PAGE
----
Mobilizing Development Banks to Fight COVID-19
Both developed and developing countries urgently need large-scale funding to help maintain economic activity and jobs during the current pandemic. Fortunately, more than 400 development banks around the world can play a vital role in minimizing economic decline, supporting recovery, and financing structural transformation.
NEW YORK/PARIS – There is no historical precedent for the current worldwide shutdown of most “non-essential” economic activities in response to the COVID-19 pandemic. Nor do policymakers have any experience of trying to engineer a smooth recovery after a shock of this magnitude. Clearly, however, governments now need to take responsibility. With markets having vanished or sharply contracted, the public sector has become the lifeline for millions of people and companies in distress.
Both developed and developing countries urgently need large-scale counter-cyclical funding to help maintain economic activity, and especially jobs. And one of the key instruments that most governments and the international community have to help achieve this are development banks. These institutions can significantly leverage public resources to help minimize economic decline, support recovery, and finance structural transformation.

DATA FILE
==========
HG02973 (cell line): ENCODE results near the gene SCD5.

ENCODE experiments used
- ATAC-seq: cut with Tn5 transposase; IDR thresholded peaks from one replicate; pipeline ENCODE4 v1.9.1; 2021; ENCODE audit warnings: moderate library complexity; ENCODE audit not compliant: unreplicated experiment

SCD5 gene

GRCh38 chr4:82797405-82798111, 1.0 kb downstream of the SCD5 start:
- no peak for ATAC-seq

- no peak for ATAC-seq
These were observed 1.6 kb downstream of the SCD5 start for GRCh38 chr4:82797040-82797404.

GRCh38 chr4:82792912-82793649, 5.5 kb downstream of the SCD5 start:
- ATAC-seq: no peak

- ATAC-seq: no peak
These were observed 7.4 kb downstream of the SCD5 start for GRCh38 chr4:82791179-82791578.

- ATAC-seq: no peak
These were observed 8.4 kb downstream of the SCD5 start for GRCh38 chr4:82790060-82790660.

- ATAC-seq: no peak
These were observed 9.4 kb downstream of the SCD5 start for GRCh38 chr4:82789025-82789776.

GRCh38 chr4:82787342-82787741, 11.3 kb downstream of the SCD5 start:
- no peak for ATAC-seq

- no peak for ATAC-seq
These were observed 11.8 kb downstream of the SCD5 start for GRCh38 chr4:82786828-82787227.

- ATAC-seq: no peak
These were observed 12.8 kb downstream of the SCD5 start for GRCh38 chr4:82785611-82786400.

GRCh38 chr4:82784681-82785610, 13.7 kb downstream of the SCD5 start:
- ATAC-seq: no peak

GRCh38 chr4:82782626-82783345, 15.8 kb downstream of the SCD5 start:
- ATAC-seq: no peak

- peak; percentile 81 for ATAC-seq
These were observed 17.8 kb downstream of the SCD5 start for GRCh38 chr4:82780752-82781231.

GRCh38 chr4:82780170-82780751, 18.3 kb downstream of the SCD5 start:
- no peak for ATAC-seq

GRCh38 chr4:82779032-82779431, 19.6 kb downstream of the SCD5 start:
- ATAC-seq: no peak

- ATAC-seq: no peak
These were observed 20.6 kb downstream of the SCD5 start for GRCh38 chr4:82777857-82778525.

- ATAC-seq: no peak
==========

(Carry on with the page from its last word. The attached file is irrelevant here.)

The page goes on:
Development banks operating on a national, regional, or global scale are frequently overlooked even by financial specialists. But there are more than 400 of them, with combined assets of more than $11 trillion, according to the French Development Agency (AFD), equivalent to roughly 70% of the assets of the entire US banking sector. Capitalized by governments, but co-funding their lending with the private sector, development banks commit $2 trillion each year, representing 10% of annual global investment.
We hope you're enjoying Project Syndicate.
To continue reading, subscribe now.
Get unlimited access to PS premium content, including in-depth commentaries, book reviews, exclusive interviews, On Point, the Big Picture, the PS Archive, and our annual year-ahead magazine.
Already have an account or want to create one to read two commentaries for free? Log in